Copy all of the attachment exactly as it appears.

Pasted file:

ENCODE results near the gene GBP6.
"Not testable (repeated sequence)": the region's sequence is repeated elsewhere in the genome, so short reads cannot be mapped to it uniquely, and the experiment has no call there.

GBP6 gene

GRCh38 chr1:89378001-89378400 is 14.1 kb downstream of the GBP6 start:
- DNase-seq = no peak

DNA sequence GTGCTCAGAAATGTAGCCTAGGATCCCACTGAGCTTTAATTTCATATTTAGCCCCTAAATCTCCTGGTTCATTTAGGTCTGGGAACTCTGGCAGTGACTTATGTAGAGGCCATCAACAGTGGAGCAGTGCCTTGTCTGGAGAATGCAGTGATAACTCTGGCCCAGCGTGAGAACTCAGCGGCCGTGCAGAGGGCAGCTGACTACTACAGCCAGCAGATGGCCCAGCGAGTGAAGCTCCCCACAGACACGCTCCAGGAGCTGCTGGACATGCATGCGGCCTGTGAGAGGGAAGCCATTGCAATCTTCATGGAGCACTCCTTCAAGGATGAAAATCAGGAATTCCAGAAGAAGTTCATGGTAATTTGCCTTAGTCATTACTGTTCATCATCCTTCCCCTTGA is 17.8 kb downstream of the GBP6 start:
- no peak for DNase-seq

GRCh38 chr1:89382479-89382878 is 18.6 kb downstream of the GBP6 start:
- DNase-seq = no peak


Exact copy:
ENCODE results near the gene GBP6.
"Not testable (repeated sequence)": the region's sequence is repeated elsewhere in the genome, so short reads cannot be mapped to it uniquely, and the experiment has no call there.

GBP6 gene

GRCh38 chr1:89378001-89378400 is 14.1 kb downstream of the GBP6 start:
- DNase-seq = no peak

DNA sequence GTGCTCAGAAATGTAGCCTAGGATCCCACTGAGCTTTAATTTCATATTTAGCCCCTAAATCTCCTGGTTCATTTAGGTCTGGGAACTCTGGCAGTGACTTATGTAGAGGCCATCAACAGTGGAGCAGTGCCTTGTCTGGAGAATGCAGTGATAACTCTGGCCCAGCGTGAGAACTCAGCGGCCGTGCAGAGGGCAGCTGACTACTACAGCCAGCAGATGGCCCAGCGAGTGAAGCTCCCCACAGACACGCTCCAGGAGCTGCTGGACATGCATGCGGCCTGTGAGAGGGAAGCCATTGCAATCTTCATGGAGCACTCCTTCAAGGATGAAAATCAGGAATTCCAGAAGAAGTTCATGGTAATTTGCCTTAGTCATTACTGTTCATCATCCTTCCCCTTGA is 17.8 kb downstream of the GBP6 start:
- no peak for DNase-seq

GRCh38 chr1:89382479-89382878 is 18.6 kb downstream of the GBP6 start:
- DNase-seq = no peak